The following blog was written by Bob Ditter. We are fortunate enough to work with him throughout the year and we are thrilled we can share his knowledge with you as well.
I was talking with a colleague the other day about her teenage son. She was telling me about all the self-centered, self-occupied ways he behaves around the house when she finally said, “I think the reason teenagers are so obnoxious and challenging is otherwise we parents couldn’t bear to let them go!”
This reminded me of a passage I’d read last fall in a New York Times Sunday Magazine article by Paul Tough titled, “Character Test: What If the Secret to Success Is Failure?”
Parents . . . have an acute, almost biological impulse to provide for . . . children, to give them everything they want and need, to protect them from dangers and discomforts large and small. And yet we know — on some level at least — that what kids need more than anything is a little hardship: some challenge, some deprivation that they can overcome, even if just to prove to themselves they can. [The education many children receive at home and in school may not] provide them with the skills to negotiate the path toward . . . a happy, meaningful, productive life. In order to do so, [children] first need to learn how to fail. (Tough, p. 85, September 14, 2011)
In addition to a little hardship I would add that children need to get away from their parents from time to time! I don’t think children can truly get a sense of what they are capable of and what they truly have a talent for while their parents are standing around watching. Children need an enduring sense that they can figure things out and manage what life throws at them—indeed, to trust that they have the capacity to cope! As long as Mom or Dad are in the wings to pick up the pieces a child will never truly know whether he or she has what it takes to make it on their own.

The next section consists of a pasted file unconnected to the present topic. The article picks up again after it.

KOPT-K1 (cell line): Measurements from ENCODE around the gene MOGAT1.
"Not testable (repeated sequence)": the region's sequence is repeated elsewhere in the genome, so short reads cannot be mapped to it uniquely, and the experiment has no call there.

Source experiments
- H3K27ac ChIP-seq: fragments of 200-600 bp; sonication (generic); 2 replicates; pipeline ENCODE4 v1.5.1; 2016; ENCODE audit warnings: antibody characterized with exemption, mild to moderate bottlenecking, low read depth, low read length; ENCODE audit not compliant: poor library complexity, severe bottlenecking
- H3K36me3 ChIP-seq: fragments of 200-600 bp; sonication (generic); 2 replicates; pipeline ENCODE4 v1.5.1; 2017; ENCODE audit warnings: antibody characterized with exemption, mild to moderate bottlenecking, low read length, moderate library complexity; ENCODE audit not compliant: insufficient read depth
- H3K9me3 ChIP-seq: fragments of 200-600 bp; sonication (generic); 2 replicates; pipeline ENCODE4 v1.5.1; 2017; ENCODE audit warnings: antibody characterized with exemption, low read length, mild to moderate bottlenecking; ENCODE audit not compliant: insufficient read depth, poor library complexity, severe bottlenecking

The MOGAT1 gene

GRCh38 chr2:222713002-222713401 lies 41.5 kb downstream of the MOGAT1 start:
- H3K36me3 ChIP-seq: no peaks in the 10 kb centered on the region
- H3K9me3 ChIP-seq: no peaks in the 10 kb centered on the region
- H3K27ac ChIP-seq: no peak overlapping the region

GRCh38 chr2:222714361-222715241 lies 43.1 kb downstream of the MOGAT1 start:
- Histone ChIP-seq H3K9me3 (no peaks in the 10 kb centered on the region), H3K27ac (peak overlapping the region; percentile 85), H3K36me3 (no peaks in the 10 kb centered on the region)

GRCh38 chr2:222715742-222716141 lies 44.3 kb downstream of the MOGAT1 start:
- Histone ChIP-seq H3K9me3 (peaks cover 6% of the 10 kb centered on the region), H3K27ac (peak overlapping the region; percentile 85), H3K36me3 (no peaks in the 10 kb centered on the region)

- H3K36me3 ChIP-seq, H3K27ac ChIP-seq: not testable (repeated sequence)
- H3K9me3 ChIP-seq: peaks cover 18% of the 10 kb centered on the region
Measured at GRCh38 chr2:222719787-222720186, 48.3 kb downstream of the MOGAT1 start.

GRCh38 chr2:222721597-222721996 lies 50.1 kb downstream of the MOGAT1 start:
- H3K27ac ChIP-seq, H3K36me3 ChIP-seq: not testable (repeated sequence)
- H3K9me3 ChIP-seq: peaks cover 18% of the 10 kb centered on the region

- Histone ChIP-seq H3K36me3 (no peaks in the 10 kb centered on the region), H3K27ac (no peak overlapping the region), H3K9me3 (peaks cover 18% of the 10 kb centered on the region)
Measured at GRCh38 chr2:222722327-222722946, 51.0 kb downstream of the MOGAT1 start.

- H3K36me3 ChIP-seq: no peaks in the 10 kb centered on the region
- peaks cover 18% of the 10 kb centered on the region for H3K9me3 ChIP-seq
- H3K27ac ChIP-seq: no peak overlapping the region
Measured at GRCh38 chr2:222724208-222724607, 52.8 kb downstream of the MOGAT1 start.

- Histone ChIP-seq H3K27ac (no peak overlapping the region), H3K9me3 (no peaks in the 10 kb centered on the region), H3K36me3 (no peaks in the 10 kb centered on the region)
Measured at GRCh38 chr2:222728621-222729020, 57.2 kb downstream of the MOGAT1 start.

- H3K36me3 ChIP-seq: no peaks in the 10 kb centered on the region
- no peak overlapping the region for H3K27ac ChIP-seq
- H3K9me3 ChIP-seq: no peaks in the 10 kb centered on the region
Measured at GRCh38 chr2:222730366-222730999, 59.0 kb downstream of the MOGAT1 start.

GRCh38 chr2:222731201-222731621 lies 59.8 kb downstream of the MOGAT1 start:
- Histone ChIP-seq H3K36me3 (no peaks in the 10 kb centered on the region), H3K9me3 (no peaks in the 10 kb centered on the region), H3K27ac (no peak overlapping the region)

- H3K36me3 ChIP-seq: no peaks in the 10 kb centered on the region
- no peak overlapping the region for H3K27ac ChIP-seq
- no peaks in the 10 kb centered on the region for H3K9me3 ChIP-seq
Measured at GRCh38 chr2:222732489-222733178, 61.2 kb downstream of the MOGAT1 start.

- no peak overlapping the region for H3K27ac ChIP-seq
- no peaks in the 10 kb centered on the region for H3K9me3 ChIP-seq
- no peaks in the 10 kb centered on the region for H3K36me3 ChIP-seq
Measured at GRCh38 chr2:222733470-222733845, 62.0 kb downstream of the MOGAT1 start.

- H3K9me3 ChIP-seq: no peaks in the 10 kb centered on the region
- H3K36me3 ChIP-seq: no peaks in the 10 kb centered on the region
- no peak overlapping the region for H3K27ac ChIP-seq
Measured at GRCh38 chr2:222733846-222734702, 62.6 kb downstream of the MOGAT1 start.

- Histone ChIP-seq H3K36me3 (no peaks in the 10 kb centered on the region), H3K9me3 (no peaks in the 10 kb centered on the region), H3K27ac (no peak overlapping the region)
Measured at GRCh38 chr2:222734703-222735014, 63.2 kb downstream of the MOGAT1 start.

In his latest book, Happy and Homesick, Michael Thompson, the child psychologist from Boston who has written extensively on boys and the social landscape of children, talks about “the empathic connection between parent and child” as a “fundamental part of our nature—instinctive and unquestioned.” Yet, this same strong wired-in urge to protect and provide for our children can actually backfire. It can actually prevent them from finding their own strengths, their own abilities and their own self-confidence. Dr. Thompson elaborates:
As a child you don’t know what you truly feel unless you are away from your parents. Away from home children know what they hate and what they love, what makes them miserable and what makes them happy, because they are having the experience on their own. Children who go away to camp often report that only at camp can they “be themselves.”
As one eleven-year-old boy said, “Sometimes at home I feel pressured, but at camp I don’t feel people are judging me.” (Thompson, p.14, May, 2012) One of the most powerful outcomes of the camp experience is the sense of self and the self-confidence children can away from their parents. Indeed, a child is more likely to pass a swim test under the watchful eyes of the nineteen year-old swim staff than if their parents were there. As Dr. Thompson explains, “When a child is anxious and frightened, it sets off a parent’s anxious identification, and when the child then sees worry in the parent’s face—or, worse yet, a forced cheerfulness that doesn’t fool the child for a second—it makes the child even more anxious. When a child accomplishes something away from her parent she can be absolutely sure she owns that accomplishment!” (p.19)
So I have two recommendations: buy Michael Thompson’s new book when it comes out in May, 2012; and send your child to camp so you can read it!